For all its disadvantages, the former Soviet Union had one hugely overlooked advantage: it kept hackers, crackers and virus writers confined inside the country by restricting their access to the Internet.
A decade later, Internet penetration is booming in the region, particularly in Russia, and viruses are epidemic. In fact, Russians are linked to some of the nastiest viruses the IT world has ever experienced: Bagel, MyDoom and NetSky, to name just a few.
Security experts warn that the situation is likely to worsen as hacking, cracking and virus writing shift from being a mischievous hobby of young kids to a lucrative occupation of skilled professionals working hand-in-hand with hardened criminals.
"The influence of organized crime in this area is steadily growing, said Alexander Gostev, a security expert with Kaspersky Labs Ltd. in Moscow. "We are now seeing more malicious programs written by professionals, and not by script kiddies as we experienced two to three years ago."
DK Matai, chairman of Mi2g Ltd., a London-based security service provider, agrees. "The Mafia, which has been using the Internet as a communication vehicle for some time, is using it increasingly as a resource for carrying out mass identity theft and financial fraud," he said.
The motive is obvious: money -- in some cases, big money, which fuels other traditional Mafia activities, such as drug smuggling and prostitution.
"There is more of a financial incentive now for hackers and crackers as well as for virus writers to write for money and not just for glory or some political motive," said one former hacker, known as 3APA3A, who is currently employed as a security expert.
That view contrasts sharply with the situation several years ago when hacking had another status in Russia. In a message published on www.globalsecurity.org, one former hacker-turned-teacher wrote that during his childhood, he and a couple of friends hacked programs and distributed them for free. "It was like our donation to society," he wrote. "It was a form of honor; (we were) like Robin Hood bringing programs to people."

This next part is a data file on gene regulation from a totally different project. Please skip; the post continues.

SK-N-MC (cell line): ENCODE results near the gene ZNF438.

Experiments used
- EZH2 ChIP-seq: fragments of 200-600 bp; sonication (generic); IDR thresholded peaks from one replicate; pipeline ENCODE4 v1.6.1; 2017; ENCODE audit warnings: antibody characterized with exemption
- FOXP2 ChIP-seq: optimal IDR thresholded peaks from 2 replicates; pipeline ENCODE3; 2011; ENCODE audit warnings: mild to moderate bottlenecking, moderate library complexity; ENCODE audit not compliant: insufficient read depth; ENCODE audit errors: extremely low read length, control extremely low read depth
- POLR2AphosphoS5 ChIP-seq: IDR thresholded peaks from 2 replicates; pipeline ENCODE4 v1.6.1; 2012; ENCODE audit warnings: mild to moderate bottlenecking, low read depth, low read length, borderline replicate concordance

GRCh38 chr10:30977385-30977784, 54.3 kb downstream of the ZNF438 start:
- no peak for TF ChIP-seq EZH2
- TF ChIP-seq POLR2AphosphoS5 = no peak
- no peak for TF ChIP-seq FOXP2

Today, hundreds or even possibly thousands of skilled Russians desperate for cash are scoring the Internet looking for security vulnerability in the computer networks of companies, particularly in the U.S. and Europe. They are creating worms and Trojans for stealing credit card and other financial information, or turning inflected computers into zombie hosts to establish illegal spam farms, or extorting money by threatening companies with a distributed denial-of-service attack if they don't pay. And more.
Indeed, if there were a happy haven for hackers these days, it would be Russia, according to Ken Dunham, director of malicious code at iDefense Inc. in Reston, Virgina. "In Russia, perhaps more than in most other countries right now, hacking magazines and software are sold on the streets of Moscow," he said. "It's not a secret as you'd expect, but right out there in the open."
Moscow even has a hacking school: http://hscool.net.